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Hip-hop music program in Kent helping Black youth address, improve mental health

Hip-hop music helped young Black men address, improve mental health
Posted at 8:45 PM, Jan 15, 2022

KENT, Ohio — A new program launched in the Kent City School District is helping Black boys and men address and improve their mental health. But they’re not just doing it through words, they’re also using music to find a light through the darkness.

“We are uplifting each other in the best way possible,” said K’vyayer Hill, a junior at Theodore Roosevelt High School in Kent.

Hill is enrolled in the Cope Dealer Initiative, a mental health awareness workshop recently launched at the school.

It's a 10-week program designed to address areas of mental health impacting Black boys and men, and offer them healthy ways to cope with their stress.

“The program corresponds with really your life because it can take some of the really cool techniques and stuff that they use for mental health and we kind of just apply that to our lives,” said Hill.

Archie Green, hip-hop artist and founder of non-profit "Peel Dem Layers Back," created the program. It's based on his most recent album ‘Cope Dealer’ released in July 2021 which talks about the trauma, PTSD, depression, and anxiety that many Black men face.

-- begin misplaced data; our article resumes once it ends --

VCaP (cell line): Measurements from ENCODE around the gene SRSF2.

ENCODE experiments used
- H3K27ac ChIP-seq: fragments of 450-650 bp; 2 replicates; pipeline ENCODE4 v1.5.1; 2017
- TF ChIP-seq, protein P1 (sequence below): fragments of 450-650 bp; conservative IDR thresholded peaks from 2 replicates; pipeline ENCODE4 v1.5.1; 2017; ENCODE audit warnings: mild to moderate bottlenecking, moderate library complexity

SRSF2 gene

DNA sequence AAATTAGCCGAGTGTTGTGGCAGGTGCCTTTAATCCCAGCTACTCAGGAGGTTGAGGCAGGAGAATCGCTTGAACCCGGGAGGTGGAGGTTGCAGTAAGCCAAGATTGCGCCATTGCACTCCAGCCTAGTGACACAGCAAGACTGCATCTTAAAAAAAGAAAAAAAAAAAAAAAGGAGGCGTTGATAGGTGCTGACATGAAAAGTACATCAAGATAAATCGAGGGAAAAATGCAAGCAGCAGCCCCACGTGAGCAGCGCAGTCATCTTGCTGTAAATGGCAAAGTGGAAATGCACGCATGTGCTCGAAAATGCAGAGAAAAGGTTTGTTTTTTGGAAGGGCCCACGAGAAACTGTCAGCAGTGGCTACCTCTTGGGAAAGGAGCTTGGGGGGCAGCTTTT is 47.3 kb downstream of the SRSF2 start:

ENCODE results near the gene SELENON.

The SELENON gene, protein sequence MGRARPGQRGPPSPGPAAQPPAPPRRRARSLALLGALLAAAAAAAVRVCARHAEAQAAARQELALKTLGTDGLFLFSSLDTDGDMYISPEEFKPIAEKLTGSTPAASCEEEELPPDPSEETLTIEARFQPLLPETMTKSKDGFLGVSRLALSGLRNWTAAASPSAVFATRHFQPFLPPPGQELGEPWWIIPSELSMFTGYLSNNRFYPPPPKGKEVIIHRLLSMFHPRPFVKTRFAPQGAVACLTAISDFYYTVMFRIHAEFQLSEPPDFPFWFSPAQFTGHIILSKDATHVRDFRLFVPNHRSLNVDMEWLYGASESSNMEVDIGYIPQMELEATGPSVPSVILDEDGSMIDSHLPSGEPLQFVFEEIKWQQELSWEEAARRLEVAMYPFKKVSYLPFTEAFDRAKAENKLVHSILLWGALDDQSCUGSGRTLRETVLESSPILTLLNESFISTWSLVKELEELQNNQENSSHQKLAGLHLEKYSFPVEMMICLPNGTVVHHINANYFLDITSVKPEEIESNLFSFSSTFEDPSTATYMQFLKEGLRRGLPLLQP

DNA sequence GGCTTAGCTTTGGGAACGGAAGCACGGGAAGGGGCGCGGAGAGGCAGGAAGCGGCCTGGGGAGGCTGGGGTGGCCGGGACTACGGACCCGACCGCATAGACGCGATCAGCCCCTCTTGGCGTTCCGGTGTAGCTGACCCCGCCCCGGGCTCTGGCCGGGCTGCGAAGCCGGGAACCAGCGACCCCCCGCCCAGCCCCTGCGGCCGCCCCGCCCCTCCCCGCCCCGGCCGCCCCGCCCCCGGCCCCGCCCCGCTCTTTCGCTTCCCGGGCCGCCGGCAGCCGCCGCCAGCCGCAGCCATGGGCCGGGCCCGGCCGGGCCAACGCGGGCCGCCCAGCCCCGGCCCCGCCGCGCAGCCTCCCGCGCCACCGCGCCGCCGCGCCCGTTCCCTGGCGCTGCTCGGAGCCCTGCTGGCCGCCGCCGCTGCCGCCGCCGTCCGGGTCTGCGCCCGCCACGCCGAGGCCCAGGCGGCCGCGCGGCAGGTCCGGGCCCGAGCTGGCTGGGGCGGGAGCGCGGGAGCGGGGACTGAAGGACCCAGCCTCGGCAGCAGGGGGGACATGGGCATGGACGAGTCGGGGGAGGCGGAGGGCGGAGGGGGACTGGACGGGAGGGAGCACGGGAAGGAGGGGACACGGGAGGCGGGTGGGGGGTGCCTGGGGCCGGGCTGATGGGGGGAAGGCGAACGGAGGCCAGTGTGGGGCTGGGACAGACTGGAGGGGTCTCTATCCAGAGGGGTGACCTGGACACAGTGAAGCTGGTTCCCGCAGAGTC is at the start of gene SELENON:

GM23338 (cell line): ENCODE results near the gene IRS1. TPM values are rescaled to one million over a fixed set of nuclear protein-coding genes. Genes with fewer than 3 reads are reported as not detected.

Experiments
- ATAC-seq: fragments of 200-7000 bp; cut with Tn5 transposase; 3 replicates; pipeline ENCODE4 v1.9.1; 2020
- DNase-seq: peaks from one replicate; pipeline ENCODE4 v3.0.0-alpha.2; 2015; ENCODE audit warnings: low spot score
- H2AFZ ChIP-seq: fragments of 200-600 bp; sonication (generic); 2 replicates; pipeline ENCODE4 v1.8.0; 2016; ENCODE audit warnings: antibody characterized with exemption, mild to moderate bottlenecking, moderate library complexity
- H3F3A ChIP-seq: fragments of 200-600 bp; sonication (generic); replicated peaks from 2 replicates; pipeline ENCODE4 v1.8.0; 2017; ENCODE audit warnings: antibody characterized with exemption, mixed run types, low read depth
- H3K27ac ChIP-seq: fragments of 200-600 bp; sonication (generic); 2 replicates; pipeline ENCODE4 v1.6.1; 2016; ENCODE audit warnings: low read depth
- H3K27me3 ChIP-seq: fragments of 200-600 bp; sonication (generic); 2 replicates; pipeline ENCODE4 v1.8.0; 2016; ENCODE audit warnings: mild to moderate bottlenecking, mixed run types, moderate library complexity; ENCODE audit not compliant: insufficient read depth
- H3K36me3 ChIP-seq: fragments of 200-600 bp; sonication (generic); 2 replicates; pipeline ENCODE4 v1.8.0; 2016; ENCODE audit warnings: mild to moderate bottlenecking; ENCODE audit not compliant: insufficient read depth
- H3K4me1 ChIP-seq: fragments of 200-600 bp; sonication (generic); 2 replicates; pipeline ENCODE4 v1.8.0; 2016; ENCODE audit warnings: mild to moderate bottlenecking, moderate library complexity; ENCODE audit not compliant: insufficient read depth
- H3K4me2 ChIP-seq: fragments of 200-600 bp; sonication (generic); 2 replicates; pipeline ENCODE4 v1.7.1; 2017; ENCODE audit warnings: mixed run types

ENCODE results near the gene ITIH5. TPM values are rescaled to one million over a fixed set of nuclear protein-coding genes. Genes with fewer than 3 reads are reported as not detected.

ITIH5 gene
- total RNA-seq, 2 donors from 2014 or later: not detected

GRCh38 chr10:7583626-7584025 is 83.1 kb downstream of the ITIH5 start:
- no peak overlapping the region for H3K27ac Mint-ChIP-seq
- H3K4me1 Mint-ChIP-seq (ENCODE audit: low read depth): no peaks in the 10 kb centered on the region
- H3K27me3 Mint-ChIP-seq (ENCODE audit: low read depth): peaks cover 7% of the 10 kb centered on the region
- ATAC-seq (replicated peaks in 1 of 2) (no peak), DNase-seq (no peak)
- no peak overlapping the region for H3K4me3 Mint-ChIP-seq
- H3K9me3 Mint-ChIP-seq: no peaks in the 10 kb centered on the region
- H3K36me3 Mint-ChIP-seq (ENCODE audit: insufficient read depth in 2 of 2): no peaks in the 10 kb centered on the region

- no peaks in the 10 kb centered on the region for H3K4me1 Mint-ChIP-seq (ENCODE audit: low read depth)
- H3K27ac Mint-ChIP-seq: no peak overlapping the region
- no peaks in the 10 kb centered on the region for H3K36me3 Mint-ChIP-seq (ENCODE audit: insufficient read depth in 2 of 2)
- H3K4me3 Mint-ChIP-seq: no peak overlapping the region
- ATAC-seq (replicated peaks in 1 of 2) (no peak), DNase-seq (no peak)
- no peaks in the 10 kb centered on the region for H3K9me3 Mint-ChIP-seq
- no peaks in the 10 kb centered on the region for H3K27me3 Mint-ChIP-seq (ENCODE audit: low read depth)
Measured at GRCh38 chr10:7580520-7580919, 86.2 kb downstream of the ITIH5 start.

“Then it turned into this course curriculum where we talk about the content of the album. We go through these songs, we analyze these lyrics, and then we apply them to these young men's lives. Then, they take what they've learned and they apply it to their art form of music,” said Green.

Green said the program received partial funding from the Cleveland Foundation. He said guidance counselors at Theodore Roosevelt High School asked him to do a workshop for Peel Dem Layers Back at the school, and four Black male students talked to him afterwards, inspiring him to pitch the Cope Dealer Initiative to school administrators.

Now, six weeks into the program, the students are creating their own original mixtape which they’ll eventually perform in front of their classmates and community.

Green said the musical aspect allows them to open up in ways they never thought they could and to someone who understands them completely.

“These young Black men can look at me or another Black male talking about these feelings. It gives them permission to be vulnerable, permission to really tap into those emotions that are inside,” said Green. “It's about bringing out those types of emotions that lead to creating or bringing out something that's been there the entire time. And that's the power of music, the power of art, but also the power of communicating to someone that looks like you.”

Hill’s excited about creating the mixtape, but even more so about how the program has helped him focus on his goals and find community and camaraderie with his peers.

“I've gotten so much closer with the people that I didn't think I was going to have such a strong bond with on the music side and outside of music,” said Hill.

Green said Peel Dem Layers Back is hoping to partner with more schools for the Cope Dealer Initiative. Those interested can visit their website or send an email to

Jade Jarvis is a reporter at News 5 Cleveland. Follow her on Facebook, Twitter, and Instagram.

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